Innovative researchers from around the world create breakthroughs to scale 5G networks and the Internet of Things
San Francisco, CA, April 30, 2019
The Marconi Society, dedicated to furthering scientific achievements in communications and the Internet, has named three 2019 Paul Baran Young Scholars, honoring them for their outstanding research and academic performance. The three will be recognized at the Society’s annual awards ceremony in the San Francisco Bay Area on May 17.
Min-Yu Huang, a PhD student at Georgia Tech, is selected for his work to enable future ultra-reliable low-latency communications over 5G and beyond wireless networks. His research focuses on innovative system architectures that combine mathematical, physical and IC engineering approaches to overcome many inherent challenges for future communications and achieve state-of-the-art performance for emerging low-latency applications. These include commercial uses like virtual reality, augmented reality, machine-type or vehicle-to-vehicle communications and defense uses, such as fast-moving drone radar/sensing and emergency services.
Huang’s advisor, Professor Hua Wang at Georgia Tech, says, “We believe these applications will stimulate the next-generation wireless communication research, and we have been building the related topics as a major research theme in my groups. New ideas are leveraged from every part of our connected world, from fiber optic communications to machine learning, 5G and information theory.”
Dr. Vasuki Narasimha Swamy, a Research Scientist at Intel Labs and UC Berkeley Electrical Engineering and Computer Science graduate, is recognized for her work to design robust wireless protocol frameworks for ultra-reliable low-latency communications (URLLC). Many of the most compelling Internet of Things applications, such as affordable precision agriculture, smart energy-efficient cities and advanced flexible manufacturing, depend on large-scale, highly reliable, low latency networks. Narasimha Swamy created a fundamentally different way to design these networks by identifying the worst-case scenario in each assumption in a simple wireless channel model and determining which assumptions are most critical to refine to make the network deliver the required performance.
Narasimha Swamy’s advisor and UC Berkeley Professor Anant Sahai explains her process. “To provide system-level reliability that exceeds the trust we have in our models, Vasuki did three radically different things. She adapted the modeling philosophy of nominal model + quantified-unmodeled-uncertainty from robust control to URLLC. Second, she revisited the classical Jakes’ model for multipath fading and revealed that, in the context of URLLC, the fading processes is not well-enough approximated by something quasi-static (contradicting conventional wisdom). Third, she brought simple machine learning to bear on the problem and showed that when the latencies are very short, multipath fading can be predicted well enough based on past measurements to support high system-level reliability via appropriate redundancy.”
Bichai Wang is a PhD candidate at Tsinghua University who is being recognized for her work to help increase capacity and cost benefits of 5G networks and their applications. As service providers around the world test and launch 5G networks to deliver next generation communications services to billions, it is clear that conventional network access schemes cannot meet the radical spectrum efficiency and connectivity requirements of 5G. Many in the industry are looking to Non-Orthogonal Multiple Access (NOMA) to meet these needs. The standard-setting body for 5G, the 3GPP, currently has 15 NOMA schemes before it, making it difficult to standardize on how to deliver specific use cases. Wang proposed the first-ever unified framework to systematically compare the different schemes by looking at features, spectral efficiency, receiver complexity and other key criteria to help the industry understand the tradeoffs between different schemes and where to focus.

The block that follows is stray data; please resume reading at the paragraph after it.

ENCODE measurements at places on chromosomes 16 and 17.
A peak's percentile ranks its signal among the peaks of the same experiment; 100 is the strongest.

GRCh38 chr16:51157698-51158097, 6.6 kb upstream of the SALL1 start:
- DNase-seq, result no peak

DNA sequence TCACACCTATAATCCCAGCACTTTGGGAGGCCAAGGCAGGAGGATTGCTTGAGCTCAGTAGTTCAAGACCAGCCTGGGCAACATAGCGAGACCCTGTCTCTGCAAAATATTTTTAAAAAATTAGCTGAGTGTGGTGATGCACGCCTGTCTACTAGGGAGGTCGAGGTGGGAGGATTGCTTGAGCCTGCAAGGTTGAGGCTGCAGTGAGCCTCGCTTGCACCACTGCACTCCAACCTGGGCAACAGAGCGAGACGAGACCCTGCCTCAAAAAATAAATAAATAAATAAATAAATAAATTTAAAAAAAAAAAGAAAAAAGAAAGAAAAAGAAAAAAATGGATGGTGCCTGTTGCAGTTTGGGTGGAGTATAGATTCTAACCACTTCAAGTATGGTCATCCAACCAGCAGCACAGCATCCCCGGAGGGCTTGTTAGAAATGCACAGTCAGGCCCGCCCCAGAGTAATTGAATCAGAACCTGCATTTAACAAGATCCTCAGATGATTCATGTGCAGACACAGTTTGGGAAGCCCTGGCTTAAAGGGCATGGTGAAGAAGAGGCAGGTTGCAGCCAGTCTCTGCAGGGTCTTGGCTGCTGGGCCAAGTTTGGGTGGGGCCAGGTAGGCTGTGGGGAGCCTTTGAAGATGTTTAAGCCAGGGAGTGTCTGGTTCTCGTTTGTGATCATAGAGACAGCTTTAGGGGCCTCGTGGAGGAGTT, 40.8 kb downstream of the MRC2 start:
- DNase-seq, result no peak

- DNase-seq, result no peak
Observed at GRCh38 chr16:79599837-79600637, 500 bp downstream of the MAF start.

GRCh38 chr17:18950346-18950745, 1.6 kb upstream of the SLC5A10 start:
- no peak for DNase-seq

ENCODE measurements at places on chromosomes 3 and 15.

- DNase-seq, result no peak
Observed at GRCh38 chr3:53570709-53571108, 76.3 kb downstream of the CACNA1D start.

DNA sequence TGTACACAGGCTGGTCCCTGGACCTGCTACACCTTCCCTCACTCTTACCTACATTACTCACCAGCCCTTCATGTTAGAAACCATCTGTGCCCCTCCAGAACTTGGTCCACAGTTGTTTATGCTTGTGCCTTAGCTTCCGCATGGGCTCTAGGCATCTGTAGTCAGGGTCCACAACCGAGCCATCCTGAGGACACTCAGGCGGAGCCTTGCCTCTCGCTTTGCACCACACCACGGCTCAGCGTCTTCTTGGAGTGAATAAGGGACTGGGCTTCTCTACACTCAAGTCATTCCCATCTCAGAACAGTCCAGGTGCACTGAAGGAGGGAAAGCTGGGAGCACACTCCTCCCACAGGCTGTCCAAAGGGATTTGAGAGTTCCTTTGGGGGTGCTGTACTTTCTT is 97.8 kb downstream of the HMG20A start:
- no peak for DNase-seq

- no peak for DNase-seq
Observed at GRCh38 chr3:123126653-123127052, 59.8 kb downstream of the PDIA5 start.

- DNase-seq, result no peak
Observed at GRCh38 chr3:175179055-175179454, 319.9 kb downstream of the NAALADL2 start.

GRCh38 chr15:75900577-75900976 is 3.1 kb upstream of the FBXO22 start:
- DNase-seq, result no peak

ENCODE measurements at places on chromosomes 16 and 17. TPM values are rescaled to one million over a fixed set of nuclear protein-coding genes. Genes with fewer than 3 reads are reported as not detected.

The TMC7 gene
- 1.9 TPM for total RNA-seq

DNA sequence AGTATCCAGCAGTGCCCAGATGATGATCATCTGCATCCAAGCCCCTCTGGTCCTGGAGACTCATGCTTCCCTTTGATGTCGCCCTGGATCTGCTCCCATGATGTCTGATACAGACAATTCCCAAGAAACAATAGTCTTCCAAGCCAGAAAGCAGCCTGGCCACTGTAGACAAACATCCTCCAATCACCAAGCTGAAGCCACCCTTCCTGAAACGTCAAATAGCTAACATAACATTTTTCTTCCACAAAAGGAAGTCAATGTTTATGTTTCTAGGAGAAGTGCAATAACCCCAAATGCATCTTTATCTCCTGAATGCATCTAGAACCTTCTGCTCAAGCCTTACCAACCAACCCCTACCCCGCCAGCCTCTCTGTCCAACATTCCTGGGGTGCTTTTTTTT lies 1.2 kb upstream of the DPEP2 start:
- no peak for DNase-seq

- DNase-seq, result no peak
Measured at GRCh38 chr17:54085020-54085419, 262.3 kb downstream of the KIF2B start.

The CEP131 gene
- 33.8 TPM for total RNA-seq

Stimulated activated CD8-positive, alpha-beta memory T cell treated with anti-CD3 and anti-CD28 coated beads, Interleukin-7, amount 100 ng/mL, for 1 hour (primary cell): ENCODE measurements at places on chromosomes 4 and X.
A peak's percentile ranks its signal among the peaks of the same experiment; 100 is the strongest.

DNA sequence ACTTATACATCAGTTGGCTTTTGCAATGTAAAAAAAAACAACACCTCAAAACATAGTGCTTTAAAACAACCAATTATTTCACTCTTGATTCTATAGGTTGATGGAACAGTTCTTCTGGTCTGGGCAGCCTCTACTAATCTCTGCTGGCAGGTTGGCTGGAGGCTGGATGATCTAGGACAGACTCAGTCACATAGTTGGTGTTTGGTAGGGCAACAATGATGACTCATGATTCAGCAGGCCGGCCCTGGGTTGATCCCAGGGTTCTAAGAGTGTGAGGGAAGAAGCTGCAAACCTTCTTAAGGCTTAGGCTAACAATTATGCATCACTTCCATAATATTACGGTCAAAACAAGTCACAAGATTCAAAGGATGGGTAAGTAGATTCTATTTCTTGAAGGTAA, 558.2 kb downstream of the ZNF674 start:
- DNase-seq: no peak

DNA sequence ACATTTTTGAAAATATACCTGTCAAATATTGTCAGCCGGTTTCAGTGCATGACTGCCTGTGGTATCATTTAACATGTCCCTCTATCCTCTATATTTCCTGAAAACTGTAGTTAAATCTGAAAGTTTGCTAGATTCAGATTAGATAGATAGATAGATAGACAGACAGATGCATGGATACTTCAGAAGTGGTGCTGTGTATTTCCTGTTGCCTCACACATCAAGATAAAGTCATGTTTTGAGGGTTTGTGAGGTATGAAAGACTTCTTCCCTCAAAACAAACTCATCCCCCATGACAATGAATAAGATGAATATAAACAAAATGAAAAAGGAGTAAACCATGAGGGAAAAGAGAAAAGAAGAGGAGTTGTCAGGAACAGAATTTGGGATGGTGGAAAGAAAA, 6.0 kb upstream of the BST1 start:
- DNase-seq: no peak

“Bichai has won several very prestigious and challenging awards, including the IEEE ComSoc Asia-Pacific Outstanding Paper Award in 2018,” says her Tsinghua University advisor, Professor Linglong Dai. “I hope that her excellent achievements will attract more outstanding female researchers to participate in research on wireless communications.”
Young Scholar candidates are nominated by their academic advisors. Winners are selected by an international panel comprised of engineers from leading universities and companies and receive a $5000 prize plus expenses to attend the annual awards event. This year’s Young Scholars will be honored at the annual Marconi Awards Dinner where cryptographers Taher Elgamal and Paul Kocher, who developed SSL/TLS and other contributions to the security of communications, will share the $100,000 Marconi Prize.
About the Marconi Society
Established in 1974 by the daughter of Guglielmo Marconi, the Nobel Laureate who invented radio, the Marconi Society promotes awareness of key technology and policy issues in telecommunications and the Internet and recognizes significant individual achievements through the Marconi Prize and Young Scholar Awards. More information may be found at www.marconisociety.org. Subscribe. Follow: LinkedIn, Twitter and Facebook